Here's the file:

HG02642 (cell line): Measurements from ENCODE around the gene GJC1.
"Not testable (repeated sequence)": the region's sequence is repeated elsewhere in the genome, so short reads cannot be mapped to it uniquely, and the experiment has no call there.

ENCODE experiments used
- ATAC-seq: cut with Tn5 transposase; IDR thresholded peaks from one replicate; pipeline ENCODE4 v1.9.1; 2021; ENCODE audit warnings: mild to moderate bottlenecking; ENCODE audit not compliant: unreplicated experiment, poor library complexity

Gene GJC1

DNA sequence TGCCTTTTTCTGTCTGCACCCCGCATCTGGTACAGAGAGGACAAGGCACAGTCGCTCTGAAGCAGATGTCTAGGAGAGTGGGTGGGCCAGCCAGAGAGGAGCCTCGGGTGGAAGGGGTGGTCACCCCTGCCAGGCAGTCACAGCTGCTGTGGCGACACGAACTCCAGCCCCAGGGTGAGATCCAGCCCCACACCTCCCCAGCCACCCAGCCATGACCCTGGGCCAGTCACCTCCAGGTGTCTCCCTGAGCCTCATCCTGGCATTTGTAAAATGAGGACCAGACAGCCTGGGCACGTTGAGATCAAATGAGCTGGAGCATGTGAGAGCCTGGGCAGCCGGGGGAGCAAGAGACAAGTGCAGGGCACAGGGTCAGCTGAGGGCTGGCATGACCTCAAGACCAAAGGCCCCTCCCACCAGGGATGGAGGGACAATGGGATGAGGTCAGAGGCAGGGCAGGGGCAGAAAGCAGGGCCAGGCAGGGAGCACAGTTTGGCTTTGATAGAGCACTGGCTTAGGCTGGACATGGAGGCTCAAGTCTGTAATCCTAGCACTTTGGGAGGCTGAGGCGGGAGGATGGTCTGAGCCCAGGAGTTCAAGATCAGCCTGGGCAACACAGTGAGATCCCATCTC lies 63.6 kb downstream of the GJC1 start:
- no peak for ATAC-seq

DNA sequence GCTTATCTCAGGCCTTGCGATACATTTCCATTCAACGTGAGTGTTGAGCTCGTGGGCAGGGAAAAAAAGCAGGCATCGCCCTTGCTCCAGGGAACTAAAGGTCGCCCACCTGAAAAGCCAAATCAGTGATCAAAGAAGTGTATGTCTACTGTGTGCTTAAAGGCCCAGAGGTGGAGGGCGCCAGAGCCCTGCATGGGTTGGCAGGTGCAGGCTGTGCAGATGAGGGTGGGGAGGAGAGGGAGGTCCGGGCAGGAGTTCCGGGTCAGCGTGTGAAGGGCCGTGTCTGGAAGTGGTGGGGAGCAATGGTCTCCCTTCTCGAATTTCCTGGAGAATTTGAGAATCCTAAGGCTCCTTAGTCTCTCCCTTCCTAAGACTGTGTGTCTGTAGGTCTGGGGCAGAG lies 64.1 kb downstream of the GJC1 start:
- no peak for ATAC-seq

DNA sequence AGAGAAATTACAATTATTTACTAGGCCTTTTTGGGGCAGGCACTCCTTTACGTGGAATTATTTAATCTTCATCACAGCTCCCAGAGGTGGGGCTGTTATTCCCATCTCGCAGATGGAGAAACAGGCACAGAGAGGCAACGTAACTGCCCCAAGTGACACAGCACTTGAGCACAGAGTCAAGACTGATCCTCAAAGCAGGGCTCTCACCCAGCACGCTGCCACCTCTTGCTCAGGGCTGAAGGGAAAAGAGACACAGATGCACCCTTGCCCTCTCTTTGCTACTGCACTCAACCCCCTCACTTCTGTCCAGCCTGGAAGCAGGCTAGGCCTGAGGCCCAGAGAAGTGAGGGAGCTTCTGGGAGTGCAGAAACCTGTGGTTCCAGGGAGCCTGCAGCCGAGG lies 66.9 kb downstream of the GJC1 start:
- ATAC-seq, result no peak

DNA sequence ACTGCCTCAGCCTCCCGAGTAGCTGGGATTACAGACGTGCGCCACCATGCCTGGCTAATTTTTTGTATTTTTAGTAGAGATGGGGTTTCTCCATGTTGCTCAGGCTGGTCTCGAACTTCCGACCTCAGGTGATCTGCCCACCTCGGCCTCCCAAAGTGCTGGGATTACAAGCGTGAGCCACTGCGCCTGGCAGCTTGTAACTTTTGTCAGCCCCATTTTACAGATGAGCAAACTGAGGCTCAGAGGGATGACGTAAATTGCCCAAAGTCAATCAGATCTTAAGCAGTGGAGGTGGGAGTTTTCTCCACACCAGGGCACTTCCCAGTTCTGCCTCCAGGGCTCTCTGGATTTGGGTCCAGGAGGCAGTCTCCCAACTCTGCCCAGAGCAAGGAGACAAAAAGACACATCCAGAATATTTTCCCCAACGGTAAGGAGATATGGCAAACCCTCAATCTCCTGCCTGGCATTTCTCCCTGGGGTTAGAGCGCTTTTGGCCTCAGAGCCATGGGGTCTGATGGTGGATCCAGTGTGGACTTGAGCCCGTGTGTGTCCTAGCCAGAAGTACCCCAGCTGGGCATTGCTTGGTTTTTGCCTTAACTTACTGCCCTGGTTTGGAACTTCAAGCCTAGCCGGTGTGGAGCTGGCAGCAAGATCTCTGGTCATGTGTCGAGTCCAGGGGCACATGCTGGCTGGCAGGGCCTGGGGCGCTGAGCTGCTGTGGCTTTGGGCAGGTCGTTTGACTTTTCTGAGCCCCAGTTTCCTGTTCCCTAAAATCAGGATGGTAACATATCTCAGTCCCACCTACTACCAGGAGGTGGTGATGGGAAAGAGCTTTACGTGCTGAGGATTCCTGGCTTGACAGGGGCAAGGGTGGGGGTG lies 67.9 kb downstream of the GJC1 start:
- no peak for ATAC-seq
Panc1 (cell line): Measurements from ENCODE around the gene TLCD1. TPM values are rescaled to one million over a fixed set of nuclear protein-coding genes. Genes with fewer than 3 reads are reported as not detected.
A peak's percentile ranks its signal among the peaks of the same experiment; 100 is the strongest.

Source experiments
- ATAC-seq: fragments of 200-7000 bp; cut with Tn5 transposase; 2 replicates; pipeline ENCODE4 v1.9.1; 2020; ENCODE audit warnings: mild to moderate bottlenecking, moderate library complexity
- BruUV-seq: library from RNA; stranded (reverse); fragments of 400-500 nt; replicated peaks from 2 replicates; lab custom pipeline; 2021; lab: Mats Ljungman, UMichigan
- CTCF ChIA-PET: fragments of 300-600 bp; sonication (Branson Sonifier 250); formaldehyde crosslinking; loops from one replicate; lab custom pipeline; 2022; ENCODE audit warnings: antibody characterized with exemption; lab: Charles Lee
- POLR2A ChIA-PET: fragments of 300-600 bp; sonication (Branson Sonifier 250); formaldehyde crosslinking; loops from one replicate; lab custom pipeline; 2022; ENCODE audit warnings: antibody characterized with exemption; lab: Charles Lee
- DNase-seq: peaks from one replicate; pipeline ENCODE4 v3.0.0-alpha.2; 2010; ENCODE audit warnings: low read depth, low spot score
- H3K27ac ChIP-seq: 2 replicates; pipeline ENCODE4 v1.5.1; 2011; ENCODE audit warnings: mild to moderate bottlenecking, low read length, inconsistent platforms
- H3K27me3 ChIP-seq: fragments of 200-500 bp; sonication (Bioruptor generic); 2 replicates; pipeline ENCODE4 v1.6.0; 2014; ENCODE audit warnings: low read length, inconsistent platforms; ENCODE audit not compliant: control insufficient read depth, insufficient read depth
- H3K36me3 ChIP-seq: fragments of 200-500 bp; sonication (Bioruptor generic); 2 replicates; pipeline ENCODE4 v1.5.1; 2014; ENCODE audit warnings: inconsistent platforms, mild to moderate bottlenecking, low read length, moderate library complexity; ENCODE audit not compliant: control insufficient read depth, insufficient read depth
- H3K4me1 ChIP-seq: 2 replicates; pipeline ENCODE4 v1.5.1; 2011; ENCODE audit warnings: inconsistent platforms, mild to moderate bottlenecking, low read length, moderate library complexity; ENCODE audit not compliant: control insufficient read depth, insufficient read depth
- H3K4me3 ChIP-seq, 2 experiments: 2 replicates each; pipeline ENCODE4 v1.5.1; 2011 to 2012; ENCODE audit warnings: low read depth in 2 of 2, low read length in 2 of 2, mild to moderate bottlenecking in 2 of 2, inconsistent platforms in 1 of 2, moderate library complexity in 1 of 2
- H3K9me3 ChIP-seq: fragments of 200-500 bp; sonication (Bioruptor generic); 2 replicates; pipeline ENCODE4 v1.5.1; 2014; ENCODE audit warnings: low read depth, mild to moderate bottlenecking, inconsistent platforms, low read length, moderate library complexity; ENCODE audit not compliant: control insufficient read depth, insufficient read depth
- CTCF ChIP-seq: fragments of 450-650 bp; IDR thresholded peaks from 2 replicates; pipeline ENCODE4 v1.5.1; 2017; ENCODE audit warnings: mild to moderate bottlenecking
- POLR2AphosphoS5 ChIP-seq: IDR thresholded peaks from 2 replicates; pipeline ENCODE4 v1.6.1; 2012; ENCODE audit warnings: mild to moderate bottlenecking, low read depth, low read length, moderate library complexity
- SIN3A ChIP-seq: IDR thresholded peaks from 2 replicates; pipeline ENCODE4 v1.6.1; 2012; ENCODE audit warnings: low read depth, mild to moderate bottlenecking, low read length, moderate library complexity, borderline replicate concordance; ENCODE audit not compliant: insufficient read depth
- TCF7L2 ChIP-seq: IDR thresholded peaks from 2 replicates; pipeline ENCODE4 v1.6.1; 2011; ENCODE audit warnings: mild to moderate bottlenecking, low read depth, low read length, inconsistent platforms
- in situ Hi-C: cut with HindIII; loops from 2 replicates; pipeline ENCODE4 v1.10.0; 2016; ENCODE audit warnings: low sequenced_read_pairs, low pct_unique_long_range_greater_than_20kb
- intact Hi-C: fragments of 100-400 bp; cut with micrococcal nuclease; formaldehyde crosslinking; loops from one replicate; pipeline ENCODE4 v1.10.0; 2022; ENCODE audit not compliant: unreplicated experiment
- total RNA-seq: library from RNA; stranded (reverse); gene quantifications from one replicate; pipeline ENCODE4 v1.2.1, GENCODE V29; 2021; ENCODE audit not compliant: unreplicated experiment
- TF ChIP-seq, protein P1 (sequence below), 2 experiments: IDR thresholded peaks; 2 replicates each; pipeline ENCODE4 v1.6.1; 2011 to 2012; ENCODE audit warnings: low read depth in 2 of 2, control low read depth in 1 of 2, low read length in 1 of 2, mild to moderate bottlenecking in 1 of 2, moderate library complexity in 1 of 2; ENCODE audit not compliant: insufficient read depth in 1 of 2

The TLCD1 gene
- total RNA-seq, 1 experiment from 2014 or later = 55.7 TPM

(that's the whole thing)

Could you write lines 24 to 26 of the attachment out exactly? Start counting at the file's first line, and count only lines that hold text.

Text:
- H3K36me3 ChIP-seq: fragments of 200-500 bp; sonication (Bioruptor generic); 2 replicates; pipeline ENCODE4 v1.5.1; 2014; ENCODE audit warnings: inconsistent platforms, mild to moderate bottlenecking, low read length, moderate library complexity; ENCODE audit not compliant: control insufficient read depth, insufficient read depth
- H3K4me1 ChIP-seq: 2 replicates; pipeline ENCODE4 v1.5.1; 2011; ENCODE audit warnings: inconsistent platforms, mild to moderate bottlenecking, low read length, moderate library complexity; ENCODE audit not compliant: control insufficient read depth, insufficient read depth
- H3K4me3 ChIP-seq, 2 experiments: 2 replicates each; pipeline ENCODE4 v1.5.1; 2011 to 2012; ENCODE audit warnings: low read depth in 2 of 2, low read length in 2 of 2, mild to moderate bottlenecking in 2 of 2, inconsistent platforms in 1 of 2, moderate library complexity in 1 of 2